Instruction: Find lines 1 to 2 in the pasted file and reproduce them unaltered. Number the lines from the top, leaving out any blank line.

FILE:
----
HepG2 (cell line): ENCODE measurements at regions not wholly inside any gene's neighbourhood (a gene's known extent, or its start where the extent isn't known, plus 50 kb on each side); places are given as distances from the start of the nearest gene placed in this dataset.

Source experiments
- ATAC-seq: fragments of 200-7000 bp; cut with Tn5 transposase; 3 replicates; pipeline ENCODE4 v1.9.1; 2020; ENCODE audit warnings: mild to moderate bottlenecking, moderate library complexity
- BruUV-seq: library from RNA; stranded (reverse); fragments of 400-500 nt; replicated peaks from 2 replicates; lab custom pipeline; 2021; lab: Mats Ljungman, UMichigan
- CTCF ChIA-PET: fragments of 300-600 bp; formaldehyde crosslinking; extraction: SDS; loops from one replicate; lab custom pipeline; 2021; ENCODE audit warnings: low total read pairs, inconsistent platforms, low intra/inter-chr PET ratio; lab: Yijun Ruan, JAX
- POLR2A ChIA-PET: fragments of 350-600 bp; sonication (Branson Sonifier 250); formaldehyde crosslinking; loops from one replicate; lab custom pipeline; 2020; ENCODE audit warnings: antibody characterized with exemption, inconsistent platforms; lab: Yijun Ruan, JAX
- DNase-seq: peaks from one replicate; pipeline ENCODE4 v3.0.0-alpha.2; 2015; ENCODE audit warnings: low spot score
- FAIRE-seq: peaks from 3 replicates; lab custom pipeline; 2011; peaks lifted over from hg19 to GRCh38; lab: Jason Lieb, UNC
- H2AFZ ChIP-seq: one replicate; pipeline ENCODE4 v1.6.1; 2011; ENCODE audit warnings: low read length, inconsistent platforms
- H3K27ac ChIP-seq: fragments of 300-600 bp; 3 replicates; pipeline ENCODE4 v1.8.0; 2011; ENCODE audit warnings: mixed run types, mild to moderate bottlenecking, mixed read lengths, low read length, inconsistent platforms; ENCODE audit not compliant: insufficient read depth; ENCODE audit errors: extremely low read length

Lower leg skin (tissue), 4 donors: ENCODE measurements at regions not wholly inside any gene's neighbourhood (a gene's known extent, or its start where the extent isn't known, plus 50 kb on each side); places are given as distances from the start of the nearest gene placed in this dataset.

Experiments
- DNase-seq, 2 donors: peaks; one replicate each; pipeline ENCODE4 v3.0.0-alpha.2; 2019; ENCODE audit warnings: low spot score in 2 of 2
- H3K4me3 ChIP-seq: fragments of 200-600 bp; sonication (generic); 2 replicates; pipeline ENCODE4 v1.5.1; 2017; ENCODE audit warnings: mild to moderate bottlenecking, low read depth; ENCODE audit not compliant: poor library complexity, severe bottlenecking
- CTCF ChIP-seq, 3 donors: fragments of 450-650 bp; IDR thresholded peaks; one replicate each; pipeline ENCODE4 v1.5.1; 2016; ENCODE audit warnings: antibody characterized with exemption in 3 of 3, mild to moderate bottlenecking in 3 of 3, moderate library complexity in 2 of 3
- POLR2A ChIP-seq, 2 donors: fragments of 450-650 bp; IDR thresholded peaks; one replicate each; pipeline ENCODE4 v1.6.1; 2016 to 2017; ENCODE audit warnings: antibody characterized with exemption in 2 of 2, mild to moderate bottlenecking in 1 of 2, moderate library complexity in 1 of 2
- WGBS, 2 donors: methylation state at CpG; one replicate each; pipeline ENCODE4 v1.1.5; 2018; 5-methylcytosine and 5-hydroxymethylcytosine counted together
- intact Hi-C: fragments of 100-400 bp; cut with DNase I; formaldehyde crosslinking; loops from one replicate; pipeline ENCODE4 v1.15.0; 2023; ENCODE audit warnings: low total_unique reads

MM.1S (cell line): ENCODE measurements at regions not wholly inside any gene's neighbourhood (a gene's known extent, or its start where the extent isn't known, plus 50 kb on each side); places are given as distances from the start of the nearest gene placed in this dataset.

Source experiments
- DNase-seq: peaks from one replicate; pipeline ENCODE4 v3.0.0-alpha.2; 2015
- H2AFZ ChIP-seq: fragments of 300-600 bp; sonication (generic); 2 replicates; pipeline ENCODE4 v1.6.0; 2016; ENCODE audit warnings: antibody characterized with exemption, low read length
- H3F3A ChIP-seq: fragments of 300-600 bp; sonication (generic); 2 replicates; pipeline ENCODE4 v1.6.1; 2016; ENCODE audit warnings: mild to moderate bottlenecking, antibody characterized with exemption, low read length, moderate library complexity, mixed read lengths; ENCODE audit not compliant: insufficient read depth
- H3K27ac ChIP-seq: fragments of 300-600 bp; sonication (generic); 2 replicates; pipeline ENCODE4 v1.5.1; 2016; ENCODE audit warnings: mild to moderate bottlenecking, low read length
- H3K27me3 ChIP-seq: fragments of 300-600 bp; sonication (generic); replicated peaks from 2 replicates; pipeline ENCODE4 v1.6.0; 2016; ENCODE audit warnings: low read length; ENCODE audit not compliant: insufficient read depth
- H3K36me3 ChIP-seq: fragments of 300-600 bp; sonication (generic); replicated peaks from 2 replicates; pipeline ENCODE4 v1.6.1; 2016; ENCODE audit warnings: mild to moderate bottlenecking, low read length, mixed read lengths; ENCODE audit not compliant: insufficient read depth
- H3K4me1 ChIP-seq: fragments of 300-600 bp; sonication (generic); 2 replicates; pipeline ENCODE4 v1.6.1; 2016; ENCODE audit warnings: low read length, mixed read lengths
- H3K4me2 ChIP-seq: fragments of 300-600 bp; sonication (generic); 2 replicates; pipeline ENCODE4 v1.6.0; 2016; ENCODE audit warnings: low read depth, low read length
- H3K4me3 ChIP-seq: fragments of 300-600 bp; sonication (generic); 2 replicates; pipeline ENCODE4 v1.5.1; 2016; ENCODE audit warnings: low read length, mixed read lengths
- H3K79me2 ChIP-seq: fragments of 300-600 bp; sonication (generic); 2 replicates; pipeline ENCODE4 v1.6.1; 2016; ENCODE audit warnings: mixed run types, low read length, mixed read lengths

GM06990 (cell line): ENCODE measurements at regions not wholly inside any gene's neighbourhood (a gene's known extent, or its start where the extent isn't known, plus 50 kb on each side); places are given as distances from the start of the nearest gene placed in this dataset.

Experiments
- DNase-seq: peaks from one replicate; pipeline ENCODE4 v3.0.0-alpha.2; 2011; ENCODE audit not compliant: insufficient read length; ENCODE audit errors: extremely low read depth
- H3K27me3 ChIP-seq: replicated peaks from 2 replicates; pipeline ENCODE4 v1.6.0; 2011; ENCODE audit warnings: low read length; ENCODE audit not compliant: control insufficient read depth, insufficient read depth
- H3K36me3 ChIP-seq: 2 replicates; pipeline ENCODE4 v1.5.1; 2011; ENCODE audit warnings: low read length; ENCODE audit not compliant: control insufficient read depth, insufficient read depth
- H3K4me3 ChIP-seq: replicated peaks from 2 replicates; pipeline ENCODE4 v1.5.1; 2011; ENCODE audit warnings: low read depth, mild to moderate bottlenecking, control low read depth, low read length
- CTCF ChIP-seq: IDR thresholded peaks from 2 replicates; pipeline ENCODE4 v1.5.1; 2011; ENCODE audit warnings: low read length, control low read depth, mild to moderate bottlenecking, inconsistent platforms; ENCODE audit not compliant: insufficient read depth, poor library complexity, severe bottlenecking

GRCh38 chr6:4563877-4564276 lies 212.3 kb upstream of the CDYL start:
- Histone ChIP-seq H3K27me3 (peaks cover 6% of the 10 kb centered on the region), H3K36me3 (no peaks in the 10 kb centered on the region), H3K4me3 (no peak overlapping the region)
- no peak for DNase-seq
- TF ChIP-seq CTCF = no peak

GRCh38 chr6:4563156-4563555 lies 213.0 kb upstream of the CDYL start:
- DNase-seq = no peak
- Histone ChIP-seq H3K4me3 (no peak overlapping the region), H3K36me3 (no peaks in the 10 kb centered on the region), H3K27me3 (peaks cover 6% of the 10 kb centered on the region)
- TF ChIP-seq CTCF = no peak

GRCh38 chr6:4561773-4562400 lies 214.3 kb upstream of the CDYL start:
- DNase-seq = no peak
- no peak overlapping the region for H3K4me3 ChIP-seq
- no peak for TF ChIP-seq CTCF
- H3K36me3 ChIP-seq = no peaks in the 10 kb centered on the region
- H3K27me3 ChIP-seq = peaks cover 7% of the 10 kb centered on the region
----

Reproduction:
HepG2 (cell line): ENCODE measurements at regions not wholly inside any gene's neighbourhood (a gene's known extent, or its start where the extent isn't known, plus 50 kb on each side); places are given as distances from the start of the nearest gene placed in this dataset.

Source experiments